Getting a specialist for a medical procedure can sometimes, itself, feel like a bit of a procedure.
For eye patients in the Comox Valley, a recent challenge has been a change of ophthalmologists, with Dr. Pieter Claasen needing to find a replacement. After more than 20,000 patients, Claasen, who has worked in the area since 2005, is now on extended medical leave, and his practice is being taken over by Dr. Victor Penner.
“There was no hesitation in deciding to apply,” says Penner. “I feel incredibly lucky to take over Dr. Claasen’s patients and office.”
The sign for the office at 1530 Cliffe Ave. still refers to Dr. Claasen’s office, but they are in the process of changing it.
Penner was born and raised in Winnipeg, Man. After high school, following in father’s footsteps, he enrolled in engineering at the University of Manitoba, but in his third year, he decided to switch to optometry, this time at the University of Waterloo in Ontario. After four years he graduated with his Doctor of Optometry. In his last year of optometry school, he did an ocular health rotation with an ophthalmologist in Brandon, Man.
“It was during this rotation that I developed a desire to perform eye surgery,” he says.
This required returning to school for another 10 years, including four years of medical school, followed by a five-year ophthalmology residency and one year of subspecialty training. While in the final year of his ophthalmology training, the position for the Comox Valley was posted, as Dr. Claasen was retiring.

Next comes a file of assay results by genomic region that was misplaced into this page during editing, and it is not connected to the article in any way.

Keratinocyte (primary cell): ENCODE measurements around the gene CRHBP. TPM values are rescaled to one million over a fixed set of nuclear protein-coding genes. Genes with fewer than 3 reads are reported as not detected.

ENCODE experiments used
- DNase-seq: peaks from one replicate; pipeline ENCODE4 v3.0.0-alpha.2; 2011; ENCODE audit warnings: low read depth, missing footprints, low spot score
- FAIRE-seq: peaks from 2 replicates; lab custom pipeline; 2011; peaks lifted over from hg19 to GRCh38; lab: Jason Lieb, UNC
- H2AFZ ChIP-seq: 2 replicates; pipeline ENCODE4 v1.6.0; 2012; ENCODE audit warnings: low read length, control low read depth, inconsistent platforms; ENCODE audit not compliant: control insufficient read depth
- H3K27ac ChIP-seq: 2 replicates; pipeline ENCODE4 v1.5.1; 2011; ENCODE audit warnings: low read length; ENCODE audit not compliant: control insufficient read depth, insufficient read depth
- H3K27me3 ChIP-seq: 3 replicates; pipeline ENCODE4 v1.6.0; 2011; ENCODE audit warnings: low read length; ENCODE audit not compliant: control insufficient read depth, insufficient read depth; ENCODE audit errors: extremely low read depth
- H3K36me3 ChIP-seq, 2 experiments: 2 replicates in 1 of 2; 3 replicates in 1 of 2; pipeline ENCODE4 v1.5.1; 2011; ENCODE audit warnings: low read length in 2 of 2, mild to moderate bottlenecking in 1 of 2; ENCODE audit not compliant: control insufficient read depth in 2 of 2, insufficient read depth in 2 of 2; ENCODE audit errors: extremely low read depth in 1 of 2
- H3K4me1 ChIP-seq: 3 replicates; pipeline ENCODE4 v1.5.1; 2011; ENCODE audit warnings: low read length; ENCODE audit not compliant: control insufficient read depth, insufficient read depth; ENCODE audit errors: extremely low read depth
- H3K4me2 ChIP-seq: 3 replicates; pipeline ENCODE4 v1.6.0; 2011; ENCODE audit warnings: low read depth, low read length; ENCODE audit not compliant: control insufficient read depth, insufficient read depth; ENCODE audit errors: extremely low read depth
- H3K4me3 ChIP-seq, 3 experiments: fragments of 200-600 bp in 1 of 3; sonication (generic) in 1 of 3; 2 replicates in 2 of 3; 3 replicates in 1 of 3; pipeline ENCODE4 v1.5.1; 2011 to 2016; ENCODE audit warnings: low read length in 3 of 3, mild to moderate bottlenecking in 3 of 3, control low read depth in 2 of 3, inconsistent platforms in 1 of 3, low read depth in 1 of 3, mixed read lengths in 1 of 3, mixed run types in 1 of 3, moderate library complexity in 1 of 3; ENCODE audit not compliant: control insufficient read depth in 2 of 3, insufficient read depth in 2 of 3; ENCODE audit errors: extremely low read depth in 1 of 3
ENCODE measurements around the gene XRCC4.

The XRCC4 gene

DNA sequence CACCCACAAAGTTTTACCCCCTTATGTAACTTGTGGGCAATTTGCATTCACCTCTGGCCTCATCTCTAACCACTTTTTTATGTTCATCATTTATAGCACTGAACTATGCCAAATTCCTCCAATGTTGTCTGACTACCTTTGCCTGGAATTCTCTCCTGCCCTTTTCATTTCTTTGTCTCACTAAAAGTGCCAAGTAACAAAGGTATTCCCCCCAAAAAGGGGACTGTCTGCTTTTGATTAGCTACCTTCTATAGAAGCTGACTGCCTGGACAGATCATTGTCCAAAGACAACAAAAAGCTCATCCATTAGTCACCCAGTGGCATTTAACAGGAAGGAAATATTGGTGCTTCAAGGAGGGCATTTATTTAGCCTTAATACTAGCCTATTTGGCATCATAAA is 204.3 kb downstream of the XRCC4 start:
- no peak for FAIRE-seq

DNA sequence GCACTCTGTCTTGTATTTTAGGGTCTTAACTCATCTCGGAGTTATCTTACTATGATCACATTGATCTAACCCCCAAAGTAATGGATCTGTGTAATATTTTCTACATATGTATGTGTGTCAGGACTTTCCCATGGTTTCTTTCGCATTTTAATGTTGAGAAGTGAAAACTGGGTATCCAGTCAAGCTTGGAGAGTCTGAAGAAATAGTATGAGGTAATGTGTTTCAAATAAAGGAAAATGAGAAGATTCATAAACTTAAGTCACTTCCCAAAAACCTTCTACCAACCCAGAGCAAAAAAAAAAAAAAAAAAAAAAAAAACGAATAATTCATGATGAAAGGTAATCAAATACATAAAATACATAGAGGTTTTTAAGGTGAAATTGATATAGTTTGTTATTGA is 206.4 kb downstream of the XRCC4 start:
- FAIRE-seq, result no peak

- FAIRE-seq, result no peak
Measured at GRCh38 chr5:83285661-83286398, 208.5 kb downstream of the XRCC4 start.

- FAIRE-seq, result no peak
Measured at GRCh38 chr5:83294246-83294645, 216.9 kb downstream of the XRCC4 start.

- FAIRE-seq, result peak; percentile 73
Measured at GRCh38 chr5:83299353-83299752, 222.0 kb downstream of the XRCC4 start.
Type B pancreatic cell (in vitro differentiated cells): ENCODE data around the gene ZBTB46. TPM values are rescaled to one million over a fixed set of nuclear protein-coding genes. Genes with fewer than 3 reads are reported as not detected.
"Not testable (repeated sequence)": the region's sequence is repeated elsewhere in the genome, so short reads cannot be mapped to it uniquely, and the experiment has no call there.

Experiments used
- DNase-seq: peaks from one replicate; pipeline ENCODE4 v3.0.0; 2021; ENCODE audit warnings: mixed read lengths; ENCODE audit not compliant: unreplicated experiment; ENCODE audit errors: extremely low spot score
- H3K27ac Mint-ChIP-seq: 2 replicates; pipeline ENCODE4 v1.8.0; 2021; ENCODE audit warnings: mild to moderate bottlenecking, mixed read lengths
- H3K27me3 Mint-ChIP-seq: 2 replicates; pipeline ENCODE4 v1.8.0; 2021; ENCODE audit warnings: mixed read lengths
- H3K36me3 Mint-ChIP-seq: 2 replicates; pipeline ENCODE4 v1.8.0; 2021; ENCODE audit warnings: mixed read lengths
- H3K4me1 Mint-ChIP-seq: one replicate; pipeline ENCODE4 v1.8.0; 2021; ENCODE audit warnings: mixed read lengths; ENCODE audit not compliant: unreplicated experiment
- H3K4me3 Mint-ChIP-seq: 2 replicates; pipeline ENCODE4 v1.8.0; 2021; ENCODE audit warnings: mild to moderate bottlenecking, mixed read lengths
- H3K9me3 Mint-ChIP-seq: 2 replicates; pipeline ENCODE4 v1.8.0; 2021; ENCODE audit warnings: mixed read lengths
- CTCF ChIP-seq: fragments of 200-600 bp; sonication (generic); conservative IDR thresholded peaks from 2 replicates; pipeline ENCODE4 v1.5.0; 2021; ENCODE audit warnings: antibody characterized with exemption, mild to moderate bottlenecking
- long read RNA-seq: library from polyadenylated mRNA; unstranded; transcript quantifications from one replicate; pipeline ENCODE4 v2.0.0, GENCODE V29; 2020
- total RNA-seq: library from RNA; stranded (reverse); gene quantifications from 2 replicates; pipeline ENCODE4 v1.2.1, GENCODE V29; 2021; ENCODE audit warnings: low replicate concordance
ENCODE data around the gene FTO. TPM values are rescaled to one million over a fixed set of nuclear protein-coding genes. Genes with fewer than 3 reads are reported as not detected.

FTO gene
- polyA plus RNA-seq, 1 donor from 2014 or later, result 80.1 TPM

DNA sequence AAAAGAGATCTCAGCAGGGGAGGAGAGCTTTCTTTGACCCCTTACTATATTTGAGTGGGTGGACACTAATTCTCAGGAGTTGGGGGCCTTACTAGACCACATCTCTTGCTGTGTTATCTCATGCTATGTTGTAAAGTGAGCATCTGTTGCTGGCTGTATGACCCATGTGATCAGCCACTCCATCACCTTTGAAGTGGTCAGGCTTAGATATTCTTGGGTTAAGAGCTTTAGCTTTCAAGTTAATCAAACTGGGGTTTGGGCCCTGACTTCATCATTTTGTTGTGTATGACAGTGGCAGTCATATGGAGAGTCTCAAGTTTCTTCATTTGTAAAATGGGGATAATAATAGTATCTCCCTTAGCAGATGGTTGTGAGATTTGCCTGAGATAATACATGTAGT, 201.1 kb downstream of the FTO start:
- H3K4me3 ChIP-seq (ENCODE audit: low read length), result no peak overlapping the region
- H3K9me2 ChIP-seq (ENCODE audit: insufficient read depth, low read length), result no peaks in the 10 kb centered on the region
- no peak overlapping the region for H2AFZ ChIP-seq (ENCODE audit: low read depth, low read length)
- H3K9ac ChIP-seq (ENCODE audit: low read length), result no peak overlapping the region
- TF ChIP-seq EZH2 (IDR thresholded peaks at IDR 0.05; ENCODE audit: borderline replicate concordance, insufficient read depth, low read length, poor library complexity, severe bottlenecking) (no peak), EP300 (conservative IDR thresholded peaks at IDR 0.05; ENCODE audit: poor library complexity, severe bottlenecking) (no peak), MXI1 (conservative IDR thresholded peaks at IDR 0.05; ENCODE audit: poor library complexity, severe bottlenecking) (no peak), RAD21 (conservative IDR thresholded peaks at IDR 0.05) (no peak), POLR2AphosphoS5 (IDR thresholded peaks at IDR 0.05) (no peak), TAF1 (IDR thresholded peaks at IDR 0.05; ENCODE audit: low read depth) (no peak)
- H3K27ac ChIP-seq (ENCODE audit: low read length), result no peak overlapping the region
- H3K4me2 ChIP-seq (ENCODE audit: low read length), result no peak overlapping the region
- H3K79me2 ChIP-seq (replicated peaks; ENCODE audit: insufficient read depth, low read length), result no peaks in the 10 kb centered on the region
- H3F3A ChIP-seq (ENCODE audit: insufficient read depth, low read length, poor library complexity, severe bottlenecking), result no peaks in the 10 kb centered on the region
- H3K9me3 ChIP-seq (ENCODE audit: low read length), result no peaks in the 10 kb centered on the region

Penner graduated as a surgical ophthalmologist with a glaucoma subspecialty. His scope of practice includes managing a variety of ocular conditions, with a focus on cataracts and glaucoma.
During his education, Penner met his wife, Mercedes, as his lab partner in undergrad chemistry. They attended optometry school together and were married during a summer break. In her final year of optometry, she had a rotation with optometrists on Vancouver Island in Sooke and Goldstream. At that point, the couple considered moving to Vancouver Island, but Penner’s interest in attending medical school sent them back to Winnipeg.
Starting a family was always a priority for the couple, and the first of their three children was born on Penner’s first day of medical school. He had to call the administrative office on his first day to inform them he could not be attend classes that day. Penner and his family are looking forward to “all the adventures” they will have in the community.